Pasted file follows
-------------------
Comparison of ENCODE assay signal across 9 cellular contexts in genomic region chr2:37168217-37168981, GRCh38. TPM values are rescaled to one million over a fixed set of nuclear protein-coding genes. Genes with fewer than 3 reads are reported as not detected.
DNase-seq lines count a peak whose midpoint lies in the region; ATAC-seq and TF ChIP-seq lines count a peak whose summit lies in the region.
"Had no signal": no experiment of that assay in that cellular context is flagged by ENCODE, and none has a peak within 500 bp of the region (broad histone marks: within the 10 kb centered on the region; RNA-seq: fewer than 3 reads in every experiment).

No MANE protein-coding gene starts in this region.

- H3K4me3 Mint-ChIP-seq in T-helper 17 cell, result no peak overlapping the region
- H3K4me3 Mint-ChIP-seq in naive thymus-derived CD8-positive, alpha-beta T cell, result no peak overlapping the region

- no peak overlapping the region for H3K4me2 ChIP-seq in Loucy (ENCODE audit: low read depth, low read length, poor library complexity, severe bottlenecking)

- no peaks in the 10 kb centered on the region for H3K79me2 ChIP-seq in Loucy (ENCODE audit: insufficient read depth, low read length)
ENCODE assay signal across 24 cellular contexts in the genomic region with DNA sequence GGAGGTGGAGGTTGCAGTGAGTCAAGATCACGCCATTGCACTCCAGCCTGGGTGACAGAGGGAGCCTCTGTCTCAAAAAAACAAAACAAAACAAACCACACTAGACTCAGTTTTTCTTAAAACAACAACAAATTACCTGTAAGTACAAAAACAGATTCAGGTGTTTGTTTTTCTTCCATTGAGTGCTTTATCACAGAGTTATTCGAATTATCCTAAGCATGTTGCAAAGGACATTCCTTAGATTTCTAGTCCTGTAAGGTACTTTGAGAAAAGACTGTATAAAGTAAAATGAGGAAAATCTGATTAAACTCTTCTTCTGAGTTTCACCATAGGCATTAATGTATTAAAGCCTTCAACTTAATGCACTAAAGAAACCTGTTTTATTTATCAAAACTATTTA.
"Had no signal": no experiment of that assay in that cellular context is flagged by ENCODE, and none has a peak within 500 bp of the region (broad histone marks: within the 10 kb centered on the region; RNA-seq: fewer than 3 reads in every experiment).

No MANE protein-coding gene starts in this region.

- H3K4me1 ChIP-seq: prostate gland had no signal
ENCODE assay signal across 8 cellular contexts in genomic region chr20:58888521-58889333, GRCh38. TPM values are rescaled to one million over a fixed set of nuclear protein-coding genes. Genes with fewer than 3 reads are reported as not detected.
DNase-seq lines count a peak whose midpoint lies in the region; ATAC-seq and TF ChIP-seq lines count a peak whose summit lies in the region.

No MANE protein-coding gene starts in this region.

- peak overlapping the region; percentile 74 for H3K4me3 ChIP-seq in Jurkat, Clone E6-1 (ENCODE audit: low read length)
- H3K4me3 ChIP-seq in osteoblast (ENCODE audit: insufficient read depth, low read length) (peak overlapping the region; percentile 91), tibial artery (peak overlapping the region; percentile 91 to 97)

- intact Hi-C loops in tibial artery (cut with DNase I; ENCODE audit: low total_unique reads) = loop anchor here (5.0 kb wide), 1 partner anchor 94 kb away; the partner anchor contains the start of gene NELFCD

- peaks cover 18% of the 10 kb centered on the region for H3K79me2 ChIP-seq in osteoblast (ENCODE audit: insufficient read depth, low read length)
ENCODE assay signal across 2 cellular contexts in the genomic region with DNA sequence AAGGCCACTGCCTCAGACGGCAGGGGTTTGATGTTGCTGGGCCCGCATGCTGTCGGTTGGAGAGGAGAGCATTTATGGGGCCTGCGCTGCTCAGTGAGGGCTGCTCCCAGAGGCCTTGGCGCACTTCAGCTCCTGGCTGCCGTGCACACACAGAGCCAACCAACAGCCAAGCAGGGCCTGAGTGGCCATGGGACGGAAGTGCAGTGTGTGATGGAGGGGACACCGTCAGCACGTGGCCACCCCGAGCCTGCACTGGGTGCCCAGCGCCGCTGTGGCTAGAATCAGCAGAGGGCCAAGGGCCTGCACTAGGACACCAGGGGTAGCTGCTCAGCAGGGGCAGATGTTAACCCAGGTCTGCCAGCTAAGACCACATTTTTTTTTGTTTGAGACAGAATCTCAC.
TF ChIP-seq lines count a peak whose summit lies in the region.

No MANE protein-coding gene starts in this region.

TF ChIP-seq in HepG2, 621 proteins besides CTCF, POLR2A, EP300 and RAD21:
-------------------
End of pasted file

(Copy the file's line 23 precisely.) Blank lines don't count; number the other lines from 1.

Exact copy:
TF ChIP-seq in HepG2, 621 proteins besides CTCF, POLR2A, EP300 and RAD21: